Labor to consider legislation to end independence of USyd colleges

The motion passed only after it was downgraded from an introduction of legislation to a "consideration".

NSW Labor has rejected a motion for a future state and federal Labor government to introduce legislation to end the independence of USyd’s six residential colleges but has agreed to “consider” legislation, in an attempt to address sexual assault on campus.

Labor has passed a motion, led by Summer Hill MP and former SRC President Jo Haylen, to “consider legislation to transfer governance responsibility of private colleges to university administrations”, at the annual state conference held last weekend.

The motion stated that the current arrangement, where each college is governed by its own statute and functions as a self-governing entity, is “out of date” and allows the University to shirk its responsibility for tackling dangerous aspects of college culture, including sexual harassment and sexual assault.

“Real questions remain about whether some residential colleges have lost their social licence to operate given they occupy public land within our public tertiary institutions and, most importantly, have a legal duty of care to their young students and staff,” Haylen told Honi.

The original motion, which called on Labor to commit to introducing legislation, was rejected before it was taken to conference floor. It was then amended, and subsequently passed: the conference floor voted to “consider” legislation, rather than “introduce” legislation, thereby absolving the party of the obligation to take action. One Haylen staffer told Honi that the wording was changed to allow Labor to work more closely with stakeholders, including End Rape on Campus and other activist groups. (EROC director Nina Funnell endorses the ‘introduction’, rather than the ‘consideration’, of legislation).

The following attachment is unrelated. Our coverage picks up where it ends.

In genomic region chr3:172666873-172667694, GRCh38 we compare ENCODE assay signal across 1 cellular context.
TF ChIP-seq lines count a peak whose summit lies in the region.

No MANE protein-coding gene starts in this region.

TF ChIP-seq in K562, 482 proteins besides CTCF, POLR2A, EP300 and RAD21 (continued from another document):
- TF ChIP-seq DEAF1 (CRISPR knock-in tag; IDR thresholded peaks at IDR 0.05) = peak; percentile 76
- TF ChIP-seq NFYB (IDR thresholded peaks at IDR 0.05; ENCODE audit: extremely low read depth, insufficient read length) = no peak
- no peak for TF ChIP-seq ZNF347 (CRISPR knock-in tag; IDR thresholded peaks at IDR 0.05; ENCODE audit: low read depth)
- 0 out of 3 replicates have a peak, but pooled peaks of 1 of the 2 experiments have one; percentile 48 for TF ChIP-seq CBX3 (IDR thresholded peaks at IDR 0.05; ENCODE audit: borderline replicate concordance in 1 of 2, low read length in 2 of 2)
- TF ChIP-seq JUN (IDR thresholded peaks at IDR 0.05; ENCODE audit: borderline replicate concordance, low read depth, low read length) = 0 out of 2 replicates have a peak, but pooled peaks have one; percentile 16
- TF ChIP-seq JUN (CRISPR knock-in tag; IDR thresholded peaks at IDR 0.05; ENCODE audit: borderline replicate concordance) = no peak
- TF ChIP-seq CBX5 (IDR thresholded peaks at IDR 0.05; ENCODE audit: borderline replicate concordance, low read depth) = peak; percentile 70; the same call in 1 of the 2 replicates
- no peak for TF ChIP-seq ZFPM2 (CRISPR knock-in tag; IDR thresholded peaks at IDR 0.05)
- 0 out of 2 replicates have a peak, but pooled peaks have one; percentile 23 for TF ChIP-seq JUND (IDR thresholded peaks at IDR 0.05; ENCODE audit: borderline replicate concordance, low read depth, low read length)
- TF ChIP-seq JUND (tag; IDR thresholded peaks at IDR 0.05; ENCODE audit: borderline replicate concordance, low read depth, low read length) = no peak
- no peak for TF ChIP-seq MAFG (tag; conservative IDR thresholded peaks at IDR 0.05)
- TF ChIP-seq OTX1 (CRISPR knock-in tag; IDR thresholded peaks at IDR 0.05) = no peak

According to the state conference policy book, Labor rejected the original motion but said that it is happy to help willing colleges engage in internal reform.

Labor’s move comes in the wake of the Broderick review into college culture, published November 2017, and End Rape on Campus’ Red Zone report, which was published in February this year after advocates criticised the methodology of the Broderick review. The Broderick review found that a quarter of women had experienced sexual harassment at college and the Red Zone report detailed multiple case studies of bullying, hazing and sexual assault at the colleges.

Following the release of the Red Zone report, Shadow Minister for Education Tanya Plibersek said that a Labor government would “compel” the colleges to take a strong stance on hazing rituals and sexual assault, threatening to use financial measures and criminal penalties if need be.

Responding to the Red Zone report, Vice Chancellor Michael Spence told the ABC that he has “no authority” over the colleges.

Following Labor’s latest move, a University spokesperson told Honi that the University believes “that the process of cultural renewal lead by Liz Broderick is already having an impact on the culture and behaviour at its residential colleges.”

“[The University] is focused for now on supporting that process.”